Chronic stress and the oversecretion of cortisol and other stress hormones can disrupt almost all of the body’s processes. Overexposure to cortisol can cause numerous health problems. One well-known problem is adrenal fatigue. Adrenals produce and control the release of cortisol. When the adrenals chronically secrete cortisol and other stress hormones, your adrenals stop producing cortisol, leading to adrenal fatigue. Adrenal fatigue is a term often used by health professionals to describe the phenomenon of the adrenal glands running on empty and the resulting mental and physical state of those experiencing it. During stressful periods, our glands release high levels of cortisol, which is the most important hormone we have to help the body manage stress. Think of cortisol as our own built-in alarm system, alerting us when the body is in danger. It also works with certain parts of the brain to control mood, motivation, and fear. If too much cortisol is secreted, many bodily processes begin to underperform, potentially resulting in illness.
Stressors can come from many different angles, and can manifest at any time. It often comes and goes, and many different types of stressors can easily affect us without our noticing. Modern-day culture is experiencing unusually high volumes of stress from the environment—perhaps the highest volumes in recorded history. Toxins in our water, air, food, and atmosphere are contributing significantly to higher levels of stress in our bodies and minds. It’s important to remember that a healthy lifestyle, coupled with adaptogenic herbs and a positive mindset, can help us lead fulfilling, balanced lives.
Tonic, anti-inflammatory, antioxidant, immune amphoteric, antitumor, nervine, antispasmodic, mild astringent, and diuretic.
Due to ashwagandha’s noted ability to combat the effects of oxidative stress, it has been used to assist those diagnosed with sleep disorders or sleep problems. Some animal- and human-based studies have shown that the herb can also promote nerve growth. On a psychological note, ashwagandha has been successfully used to treat those suffering from obsessive-compulsive disorder, hyperactivity, and attention deficit disorder. Additionally, the herb is considered beneficial to the elderly, providing energy and relieving pain, inflammation, and anxiety.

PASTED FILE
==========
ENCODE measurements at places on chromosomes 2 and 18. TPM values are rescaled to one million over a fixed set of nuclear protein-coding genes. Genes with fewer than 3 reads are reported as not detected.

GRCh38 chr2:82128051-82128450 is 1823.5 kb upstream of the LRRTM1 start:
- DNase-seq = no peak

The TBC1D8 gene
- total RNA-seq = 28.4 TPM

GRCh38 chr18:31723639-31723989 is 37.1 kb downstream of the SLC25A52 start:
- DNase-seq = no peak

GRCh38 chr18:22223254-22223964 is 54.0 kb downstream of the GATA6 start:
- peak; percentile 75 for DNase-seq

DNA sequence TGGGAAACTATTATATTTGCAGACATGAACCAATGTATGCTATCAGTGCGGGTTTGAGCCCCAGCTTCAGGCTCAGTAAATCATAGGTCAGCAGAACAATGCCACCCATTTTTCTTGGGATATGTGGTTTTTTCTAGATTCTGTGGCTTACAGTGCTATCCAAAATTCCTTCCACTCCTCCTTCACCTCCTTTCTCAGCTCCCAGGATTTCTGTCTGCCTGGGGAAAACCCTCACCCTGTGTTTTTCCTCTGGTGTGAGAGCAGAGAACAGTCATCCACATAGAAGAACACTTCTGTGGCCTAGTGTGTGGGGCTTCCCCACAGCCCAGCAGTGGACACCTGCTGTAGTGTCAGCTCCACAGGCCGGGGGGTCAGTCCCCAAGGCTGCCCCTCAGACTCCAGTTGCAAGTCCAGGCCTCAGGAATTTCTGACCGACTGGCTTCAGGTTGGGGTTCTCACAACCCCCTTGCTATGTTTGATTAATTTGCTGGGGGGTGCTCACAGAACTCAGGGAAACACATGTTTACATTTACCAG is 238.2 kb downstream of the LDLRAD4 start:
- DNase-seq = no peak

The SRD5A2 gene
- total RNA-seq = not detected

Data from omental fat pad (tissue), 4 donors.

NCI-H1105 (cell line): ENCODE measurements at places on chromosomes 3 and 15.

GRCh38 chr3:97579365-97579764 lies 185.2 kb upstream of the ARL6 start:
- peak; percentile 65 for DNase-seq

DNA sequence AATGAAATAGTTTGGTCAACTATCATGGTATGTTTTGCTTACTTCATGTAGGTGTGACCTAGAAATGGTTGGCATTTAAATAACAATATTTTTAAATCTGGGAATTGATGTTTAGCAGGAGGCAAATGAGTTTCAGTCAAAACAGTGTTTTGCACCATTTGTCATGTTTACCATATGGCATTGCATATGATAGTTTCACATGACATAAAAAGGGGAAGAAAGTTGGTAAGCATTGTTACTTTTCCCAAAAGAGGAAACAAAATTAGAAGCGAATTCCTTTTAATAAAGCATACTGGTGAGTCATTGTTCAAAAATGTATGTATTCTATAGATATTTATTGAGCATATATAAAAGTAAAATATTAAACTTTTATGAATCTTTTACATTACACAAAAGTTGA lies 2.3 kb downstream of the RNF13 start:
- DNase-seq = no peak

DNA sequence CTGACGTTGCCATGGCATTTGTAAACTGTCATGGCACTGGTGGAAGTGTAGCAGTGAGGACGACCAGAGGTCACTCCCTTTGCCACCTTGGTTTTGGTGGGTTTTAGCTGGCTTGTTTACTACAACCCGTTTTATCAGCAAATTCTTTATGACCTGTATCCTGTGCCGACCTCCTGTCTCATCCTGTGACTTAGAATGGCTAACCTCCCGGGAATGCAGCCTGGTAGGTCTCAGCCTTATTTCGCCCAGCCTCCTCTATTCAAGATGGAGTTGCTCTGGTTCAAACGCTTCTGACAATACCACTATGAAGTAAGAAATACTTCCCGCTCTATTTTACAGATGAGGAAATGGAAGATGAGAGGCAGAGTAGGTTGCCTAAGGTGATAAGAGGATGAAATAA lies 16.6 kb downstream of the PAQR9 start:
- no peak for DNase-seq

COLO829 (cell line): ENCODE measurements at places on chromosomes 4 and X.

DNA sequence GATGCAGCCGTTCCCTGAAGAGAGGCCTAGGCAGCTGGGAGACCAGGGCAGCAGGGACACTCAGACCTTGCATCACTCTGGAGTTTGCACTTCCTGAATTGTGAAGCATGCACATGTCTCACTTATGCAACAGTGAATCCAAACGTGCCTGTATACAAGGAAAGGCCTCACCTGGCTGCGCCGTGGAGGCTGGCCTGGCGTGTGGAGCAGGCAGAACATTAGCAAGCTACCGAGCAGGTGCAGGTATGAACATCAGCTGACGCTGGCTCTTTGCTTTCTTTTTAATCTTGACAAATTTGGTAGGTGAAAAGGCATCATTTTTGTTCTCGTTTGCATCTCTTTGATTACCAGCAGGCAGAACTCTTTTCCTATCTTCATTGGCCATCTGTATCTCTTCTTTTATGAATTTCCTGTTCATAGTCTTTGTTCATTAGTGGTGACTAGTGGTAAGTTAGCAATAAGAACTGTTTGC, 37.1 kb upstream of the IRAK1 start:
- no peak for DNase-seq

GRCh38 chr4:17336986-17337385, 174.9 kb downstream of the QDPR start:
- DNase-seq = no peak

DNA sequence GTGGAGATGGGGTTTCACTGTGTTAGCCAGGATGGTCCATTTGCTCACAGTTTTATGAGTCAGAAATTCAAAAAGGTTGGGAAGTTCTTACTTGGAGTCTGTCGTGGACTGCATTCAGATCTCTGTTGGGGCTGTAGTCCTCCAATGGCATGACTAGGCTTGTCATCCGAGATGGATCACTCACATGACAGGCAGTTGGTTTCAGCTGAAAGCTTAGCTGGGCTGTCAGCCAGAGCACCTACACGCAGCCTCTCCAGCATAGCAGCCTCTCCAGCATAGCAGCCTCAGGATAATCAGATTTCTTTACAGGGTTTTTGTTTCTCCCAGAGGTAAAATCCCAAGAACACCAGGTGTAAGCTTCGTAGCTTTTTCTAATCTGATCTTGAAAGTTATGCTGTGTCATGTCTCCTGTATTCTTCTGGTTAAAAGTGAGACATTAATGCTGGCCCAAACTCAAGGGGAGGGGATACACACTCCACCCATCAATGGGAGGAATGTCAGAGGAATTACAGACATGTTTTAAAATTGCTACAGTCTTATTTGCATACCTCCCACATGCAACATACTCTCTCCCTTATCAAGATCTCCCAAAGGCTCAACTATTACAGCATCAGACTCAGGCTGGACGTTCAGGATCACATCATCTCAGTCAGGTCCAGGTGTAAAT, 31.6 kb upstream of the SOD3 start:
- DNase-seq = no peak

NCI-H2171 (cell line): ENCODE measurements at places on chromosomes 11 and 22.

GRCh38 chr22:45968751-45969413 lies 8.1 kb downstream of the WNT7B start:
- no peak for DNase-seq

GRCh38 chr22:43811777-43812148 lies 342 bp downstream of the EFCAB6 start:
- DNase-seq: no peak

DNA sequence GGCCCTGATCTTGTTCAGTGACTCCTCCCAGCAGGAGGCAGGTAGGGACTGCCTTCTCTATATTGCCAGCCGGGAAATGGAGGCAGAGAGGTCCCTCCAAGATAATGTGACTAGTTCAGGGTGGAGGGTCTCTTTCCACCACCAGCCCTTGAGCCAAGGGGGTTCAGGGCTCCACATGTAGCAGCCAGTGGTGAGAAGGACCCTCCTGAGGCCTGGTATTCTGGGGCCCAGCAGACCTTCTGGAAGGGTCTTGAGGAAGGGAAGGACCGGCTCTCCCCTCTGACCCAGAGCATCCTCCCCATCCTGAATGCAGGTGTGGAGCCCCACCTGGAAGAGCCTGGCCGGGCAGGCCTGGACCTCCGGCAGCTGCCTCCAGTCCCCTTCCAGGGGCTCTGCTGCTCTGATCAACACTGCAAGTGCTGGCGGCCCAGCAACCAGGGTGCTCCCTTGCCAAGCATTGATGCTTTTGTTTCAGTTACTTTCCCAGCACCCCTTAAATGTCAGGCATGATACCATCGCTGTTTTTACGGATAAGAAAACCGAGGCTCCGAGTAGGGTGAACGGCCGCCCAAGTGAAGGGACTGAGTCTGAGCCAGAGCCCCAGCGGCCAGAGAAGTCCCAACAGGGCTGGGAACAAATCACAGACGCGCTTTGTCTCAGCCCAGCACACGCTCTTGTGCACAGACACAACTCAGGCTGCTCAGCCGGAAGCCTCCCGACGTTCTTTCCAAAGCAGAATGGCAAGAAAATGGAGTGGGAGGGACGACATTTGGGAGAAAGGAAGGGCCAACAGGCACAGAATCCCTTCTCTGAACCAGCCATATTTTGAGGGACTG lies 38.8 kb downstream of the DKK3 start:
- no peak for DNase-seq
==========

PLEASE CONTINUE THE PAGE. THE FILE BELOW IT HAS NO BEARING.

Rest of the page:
Antioxidant, astringent, cholagogue, cholesterol lowering, hepatoprotective, laxative, and neuroprotective.
He shou wu has long been revered as a vital longevity tonic within the Chinese and Daoist pharmacopeia. It has been highly sought after since it was first recorded as one of the best-prepared vitality tonics by Daoist monks. Not only was it prized for its longevity chemistry, it was also regarded as an important “shen” (aka spirit tonic). Its leaves, root tubers, and rhizomes have been used as vitality agents within many formulas. These formulas offer a number of pharmacological benefits, including anti-aging, immunologic, neuroprotective, anticancer, and anti-inflammatory properties. Various scientific research shows that he shou wu improves the immune system, lowers bad cholesterol, reverses hardening of the arteries, improves bowel movement, regulates epinephrine and norepinephrine, regulates blood sugar, and is liver protective and antioxidative.
Anti-inflammatory, immunostimulant, anti-cancerous, and adaptogenic.
Mucuna’s panacea-like use and folkloric reputation are the reasons behind its being called the “magic velvet bean.” It is commonly used as a brain enhancer and libido and fertility booster because of its L-dopa content. Many indigenous cultures in Central America, South America, and India consider mucuna to be a heal-all, though technically it is not an official adaptogen. It is often treated like an adaptogen because of its broad-spectrum healing abilities, including its anti-aging and antioxidant properties. It is also believed to combat oxidative stress, enhance insulin release, and facilitate the growth of nervous tissue.
One of the infamous constituents within mucuna is L-dopa. L-dopa is a precursor to the neurotransmitter dopamine, norepinephrine (noradrenaline), and epinephrine (adrenaline). The body uses L-dopa to manufacture dopamine. Dopamine has a significant role in the body as it makes it possible for us to transfer information from neuron to neuron, assisting in part of the regulation of our mood (in particular our feel good hormones), motor control, sex drive, immune function, growth hormone levels, growth hormone release, and behavior.